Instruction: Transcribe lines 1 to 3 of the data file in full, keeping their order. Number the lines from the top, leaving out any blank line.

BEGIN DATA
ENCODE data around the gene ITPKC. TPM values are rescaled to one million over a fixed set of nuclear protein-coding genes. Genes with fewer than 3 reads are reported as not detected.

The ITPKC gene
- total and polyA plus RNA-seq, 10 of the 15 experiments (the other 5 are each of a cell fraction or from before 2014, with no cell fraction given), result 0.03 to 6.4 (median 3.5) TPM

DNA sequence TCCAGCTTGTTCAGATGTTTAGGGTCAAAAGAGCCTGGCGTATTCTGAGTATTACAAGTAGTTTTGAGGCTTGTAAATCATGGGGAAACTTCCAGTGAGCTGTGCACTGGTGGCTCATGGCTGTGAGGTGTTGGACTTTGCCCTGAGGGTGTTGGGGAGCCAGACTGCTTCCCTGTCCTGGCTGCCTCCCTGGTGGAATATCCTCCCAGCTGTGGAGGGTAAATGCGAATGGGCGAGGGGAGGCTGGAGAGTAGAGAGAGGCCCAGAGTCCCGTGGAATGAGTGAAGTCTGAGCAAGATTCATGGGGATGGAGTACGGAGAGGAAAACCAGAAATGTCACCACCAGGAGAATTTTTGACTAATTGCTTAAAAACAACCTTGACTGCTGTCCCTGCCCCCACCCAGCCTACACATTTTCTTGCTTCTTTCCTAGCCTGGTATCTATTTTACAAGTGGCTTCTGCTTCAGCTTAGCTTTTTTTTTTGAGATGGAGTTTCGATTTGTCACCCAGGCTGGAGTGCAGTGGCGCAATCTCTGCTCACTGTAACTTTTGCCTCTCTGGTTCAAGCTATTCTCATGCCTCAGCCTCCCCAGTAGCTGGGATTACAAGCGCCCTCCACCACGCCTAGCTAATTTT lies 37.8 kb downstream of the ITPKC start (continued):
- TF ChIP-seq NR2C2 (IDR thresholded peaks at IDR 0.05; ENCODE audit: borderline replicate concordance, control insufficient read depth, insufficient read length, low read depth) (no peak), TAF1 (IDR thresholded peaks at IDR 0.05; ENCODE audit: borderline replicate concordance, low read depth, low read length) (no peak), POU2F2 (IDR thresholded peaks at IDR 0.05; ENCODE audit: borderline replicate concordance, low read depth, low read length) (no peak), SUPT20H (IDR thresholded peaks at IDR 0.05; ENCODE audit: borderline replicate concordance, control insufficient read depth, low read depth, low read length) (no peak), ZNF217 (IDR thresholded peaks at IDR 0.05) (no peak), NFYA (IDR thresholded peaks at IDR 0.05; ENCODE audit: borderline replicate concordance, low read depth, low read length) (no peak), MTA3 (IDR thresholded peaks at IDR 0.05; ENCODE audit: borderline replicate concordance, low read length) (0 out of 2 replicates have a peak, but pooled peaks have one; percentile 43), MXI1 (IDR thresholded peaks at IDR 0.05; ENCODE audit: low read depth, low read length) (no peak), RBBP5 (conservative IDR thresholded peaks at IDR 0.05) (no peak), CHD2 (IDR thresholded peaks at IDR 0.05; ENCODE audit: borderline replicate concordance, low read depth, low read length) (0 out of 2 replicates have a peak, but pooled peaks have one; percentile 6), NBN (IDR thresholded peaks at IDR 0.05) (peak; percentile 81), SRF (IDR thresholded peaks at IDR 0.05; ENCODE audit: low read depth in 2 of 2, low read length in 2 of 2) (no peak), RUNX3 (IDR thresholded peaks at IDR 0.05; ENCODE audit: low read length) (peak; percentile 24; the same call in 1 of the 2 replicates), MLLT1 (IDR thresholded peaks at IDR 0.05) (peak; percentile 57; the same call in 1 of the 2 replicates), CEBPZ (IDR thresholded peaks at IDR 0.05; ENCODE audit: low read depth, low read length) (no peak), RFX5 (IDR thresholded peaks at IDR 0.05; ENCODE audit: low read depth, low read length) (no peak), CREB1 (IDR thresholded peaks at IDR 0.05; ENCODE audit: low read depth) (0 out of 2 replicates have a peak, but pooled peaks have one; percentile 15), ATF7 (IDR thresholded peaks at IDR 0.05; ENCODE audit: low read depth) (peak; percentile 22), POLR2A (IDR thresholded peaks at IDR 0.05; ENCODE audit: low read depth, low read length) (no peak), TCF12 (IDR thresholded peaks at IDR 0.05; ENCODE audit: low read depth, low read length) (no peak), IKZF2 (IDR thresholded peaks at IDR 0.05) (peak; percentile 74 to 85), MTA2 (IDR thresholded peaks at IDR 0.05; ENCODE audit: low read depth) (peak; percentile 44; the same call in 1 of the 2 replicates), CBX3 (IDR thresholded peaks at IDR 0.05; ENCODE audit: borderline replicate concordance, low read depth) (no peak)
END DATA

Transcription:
ENCODE data around the gene ITPKC. TPM values are rescaled to one million over a fixed set of nuclear protein-coding genes. Genes with fewer than 3 reads are reported as not detected.

The ITPKC gene
- total and polyA plus RNA-seq, 10 of the 15 experiments (the other 5 are each of a cell fraction or from before 2014, with no cell fraction given), result 0.03 to 6.4 (median 3.5) TPM